Guillermo del Toro on Frank Frazetta: ‘He gave the world a new pantheon of heroes’


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Guillermo del Toro, Neal Adams and John Milius remember Frank Frazetta in this longer version of the obituary I wrote for Tuesday’s edition of the Los Angeles Times.

Frank Frazetta, the fantasy painter and illustrator whose images of sinewy warriors and lush vixens graced paperback novels, album covers and comic books for decades and became something close to the contemporary visual definition of the sword-and-sorcery genres, died Monday after suffering a stroke the night before. He was 82. Frazetta had gone out to dinner with his daughters Sunday and then had a stroke at his home in Boca Grande, Fla. He died at Lee Memorial Hospital in Fort Myers, Fla., his manager Rob Pistella told the Associated Press.

“He’s going to be remembered as the most renowned fantasy illustrator of the 20th century,” Pistella said.
Frazetta’s most famous works were in oil, but his canvases were rarely seen in museums; instead his barbarians and warlocks reached out to readers from book covers on dime-store spinner racks. But as comic books and fantasy entertainment gained a wider audience in the 1970s and ‘80s, Frazetta became a brand name, and his original artwork became a sensation. Last November, one of his pieces, a berserk battlefield image that graced a “Conan the Conqueror” paperback, sold for $1 million to a private collector.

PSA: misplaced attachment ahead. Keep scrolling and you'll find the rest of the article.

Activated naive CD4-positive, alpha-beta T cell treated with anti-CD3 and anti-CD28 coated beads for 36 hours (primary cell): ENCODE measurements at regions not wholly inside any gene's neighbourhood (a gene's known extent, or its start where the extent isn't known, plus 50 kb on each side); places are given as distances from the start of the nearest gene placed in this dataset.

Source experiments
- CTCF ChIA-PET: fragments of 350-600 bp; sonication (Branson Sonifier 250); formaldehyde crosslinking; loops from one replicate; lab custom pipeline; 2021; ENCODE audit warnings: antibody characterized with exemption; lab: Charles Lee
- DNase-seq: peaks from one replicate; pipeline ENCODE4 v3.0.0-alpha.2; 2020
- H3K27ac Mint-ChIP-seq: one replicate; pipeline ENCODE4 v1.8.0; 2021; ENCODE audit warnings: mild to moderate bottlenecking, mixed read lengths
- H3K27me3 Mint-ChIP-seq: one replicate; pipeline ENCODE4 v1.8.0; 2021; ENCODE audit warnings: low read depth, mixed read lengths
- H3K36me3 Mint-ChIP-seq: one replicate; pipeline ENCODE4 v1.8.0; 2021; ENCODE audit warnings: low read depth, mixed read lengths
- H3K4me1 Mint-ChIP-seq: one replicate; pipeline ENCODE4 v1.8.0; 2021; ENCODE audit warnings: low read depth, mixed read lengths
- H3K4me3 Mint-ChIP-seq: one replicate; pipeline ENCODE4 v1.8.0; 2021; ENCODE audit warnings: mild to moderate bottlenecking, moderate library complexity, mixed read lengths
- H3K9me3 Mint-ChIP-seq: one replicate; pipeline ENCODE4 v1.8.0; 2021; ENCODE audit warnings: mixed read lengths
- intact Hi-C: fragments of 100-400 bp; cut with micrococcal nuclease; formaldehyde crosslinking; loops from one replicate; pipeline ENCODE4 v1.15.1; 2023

John Milius, the screenwriter whose credits include Apocalypse Now,” Clear and Present Danger and Red Dawn,” was the director and co-writer of “Conan the Barbarian,” the 1982 film that was based on the warrior character created by pulp writer Robert E. Howard in 1932. Milius said Monday that it was Frazetta’s muscular paintings of Conan that defined the character for him and modern generations of fans.

“Not that I could ever redo Frazetta on film — he created a world and a mood that are impossible to simulate — but my goal in ‘Conan the Barbarian’ was to tell a story that was shaped by Frazetta and Wagner,” Milius said. “Frazetta’s work is classified as illustration and there’s a connotation that goes with that, that it’s somehow lesser, but I think there are few artists in recent generations -- especially painters -- whose work really stays with you. I would compare Frazetta to Maxfield Parrish or Frederic Remington. These are the kinds of artists who work goes forward. The number of imitators alone speak to their talent.”


Frazetta was born in Brooklyn, N.Y., on Feb. 9, 1928. By age 8, he was studying at the Brooklyn Academy of Fine Art. One of his key influences was Hal Foster, the great comic-strip artist whose “Tarzan” became a compass point for Frazetta’s own scenes of jungle peril.

By 16, Frazetta was working in the booming field of illustration in New York. He toiled under Al Capp on “Li’l Abner” and on his own strip, “Johnny Comet” (later renamed “Ace McCoy”) in the early 1950s. In comic books, he worked on “The Shining Knight” and a western hero called “Ghost Rider,” but his fame would come with a paintbrush and in a more sensual sector when, in the 1960s, he began painting covers for paperbacks and magazines.

It was his covers for the “Conan” paperbacks of the 1960s, especially, that created a new overheated vision of fantasy realms. Later in life he told an interviewer that he didn’t find his strange beasts, sullen warriors or buxom maidens in the text of the books he fronted with his art.